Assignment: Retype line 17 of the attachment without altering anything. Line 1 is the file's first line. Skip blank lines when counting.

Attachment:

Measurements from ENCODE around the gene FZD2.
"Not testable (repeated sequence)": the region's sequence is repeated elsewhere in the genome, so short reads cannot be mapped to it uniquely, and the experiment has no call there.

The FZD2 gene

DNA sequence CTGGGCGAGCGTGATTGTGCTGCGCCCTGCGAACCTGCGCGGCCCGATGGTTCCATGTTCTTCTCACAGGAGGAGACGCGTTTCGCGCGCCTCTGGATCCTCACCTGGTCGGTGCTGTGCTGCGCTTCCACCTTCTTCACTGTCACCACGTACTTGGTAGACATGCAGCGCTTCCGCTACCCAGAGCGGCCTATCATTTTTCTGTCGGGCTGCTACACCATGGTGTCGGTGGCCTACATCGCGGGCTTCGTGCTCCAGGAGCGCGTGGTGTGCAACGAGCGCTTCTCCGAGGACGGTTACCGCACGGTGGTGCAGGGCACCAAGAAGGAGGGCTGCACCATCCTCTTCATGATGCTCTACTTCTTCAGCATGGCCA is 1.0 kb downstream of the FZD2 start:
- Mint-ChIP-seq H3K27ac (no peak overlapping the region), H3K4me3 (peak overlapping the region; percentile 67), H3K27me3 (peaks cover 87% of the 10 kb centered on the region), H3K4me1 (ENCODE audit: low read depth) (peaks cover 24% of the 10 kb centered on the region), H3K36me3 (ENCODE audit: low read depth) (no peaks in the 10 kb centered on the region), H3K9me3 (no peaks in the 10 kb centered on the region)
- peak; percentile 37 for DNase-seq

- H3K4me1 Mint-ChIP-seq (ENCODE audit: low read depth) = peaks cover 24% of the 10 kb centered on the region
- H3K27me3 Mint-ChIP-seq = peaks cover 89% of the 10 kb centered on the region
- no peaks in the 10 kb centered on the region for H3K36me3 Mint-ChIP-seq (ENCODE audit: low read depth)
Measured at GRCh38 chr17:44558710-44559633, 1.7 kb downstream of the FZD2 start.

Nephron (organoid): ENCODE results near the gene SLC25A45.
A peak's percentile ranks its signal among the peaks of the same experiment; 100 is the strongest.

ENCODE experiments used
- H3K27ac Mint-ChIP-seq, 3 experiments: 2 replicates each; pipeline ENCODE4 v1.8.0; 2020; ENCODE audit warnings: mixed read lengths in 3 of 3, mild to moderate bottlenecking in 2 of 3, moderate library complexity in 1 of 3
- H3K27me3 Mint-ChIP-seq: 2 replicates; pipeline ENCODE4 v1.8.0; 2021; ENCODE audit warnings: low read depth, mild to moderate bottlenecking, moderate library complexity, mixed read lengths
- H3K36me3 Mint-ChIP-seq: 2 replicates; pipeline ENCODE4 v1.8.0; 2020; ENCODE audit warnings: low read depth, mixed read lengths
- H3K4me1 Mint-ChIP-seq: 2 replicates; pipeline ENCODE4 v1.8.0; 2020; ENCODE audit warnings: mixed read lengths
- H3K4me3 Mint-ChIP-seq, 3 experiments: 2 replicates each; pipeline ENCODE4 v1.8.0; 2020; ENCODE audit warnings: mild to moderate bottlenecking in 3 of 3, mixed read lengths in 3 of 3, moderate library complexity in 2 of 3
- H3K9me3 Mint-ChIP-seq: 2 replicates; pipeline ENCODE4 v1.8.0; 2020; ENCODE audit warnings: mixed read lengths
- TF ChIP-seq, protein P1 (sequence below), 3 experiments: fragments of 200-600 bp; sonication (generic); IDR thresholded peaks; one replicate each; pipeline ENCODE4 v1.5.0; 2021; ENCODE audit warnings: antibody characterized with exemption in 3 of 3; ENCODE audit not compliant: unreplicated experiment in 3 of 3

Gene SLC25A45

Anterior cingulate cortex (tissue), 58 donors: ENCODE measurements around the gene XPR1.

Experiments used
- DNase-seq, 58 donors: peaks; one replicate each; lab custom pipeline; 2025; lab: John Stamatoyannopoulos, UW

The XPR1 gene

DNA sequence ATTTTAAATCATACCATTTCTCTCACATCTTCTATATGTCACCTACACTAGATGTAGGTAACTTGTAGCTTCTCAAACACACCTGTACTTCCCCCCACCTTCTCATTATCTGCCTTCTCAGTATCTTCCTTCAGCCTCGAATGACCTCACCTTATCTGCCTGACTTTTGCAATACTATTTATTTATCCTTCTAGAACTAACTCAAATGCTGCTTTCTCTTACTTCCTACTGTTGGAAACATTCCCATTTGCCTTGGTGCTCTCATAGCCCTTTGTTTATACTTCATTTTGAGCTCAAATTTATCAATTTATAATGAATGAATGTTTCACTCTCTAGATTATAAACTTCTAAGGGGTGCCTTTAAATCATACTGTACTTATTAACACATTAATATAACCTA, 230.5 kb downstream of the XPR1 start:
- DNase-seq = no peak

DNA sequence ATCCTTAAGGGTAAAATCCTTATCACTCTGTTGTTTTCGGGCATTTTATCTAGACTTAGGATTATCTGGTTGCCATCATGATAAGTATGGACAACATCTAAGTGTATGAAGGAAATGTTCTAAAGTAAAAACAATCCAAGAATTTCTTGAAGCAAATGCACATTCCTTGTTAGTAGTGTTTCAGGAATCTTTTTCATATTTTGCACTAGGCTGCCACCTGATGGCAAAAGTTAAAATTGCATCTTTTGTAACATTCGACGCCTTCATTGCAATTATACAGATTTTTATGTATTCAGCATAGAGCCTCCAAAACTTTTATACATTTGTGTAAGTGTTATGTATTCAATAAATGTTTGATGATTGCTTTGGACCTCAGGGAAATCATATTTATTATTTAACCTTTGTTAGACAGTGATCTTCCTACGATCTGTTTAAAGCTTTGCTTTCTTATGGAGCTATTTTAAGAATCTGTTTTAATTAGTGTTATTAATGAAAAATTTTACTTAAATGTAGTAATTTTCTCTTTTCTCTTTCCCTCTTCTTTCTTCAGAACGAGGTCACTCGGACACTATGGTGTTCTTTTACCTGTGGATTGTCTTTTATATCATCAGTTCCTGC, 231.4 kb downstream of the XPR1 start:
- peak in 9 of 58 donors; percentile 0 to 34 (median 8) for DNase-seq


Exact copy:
- H3K4me1 Mint-ChIP-seq: 2 replicates; pipeline ENCODE4 v1.8.0; 2020; ENCODE audit warnings: mixed read lengths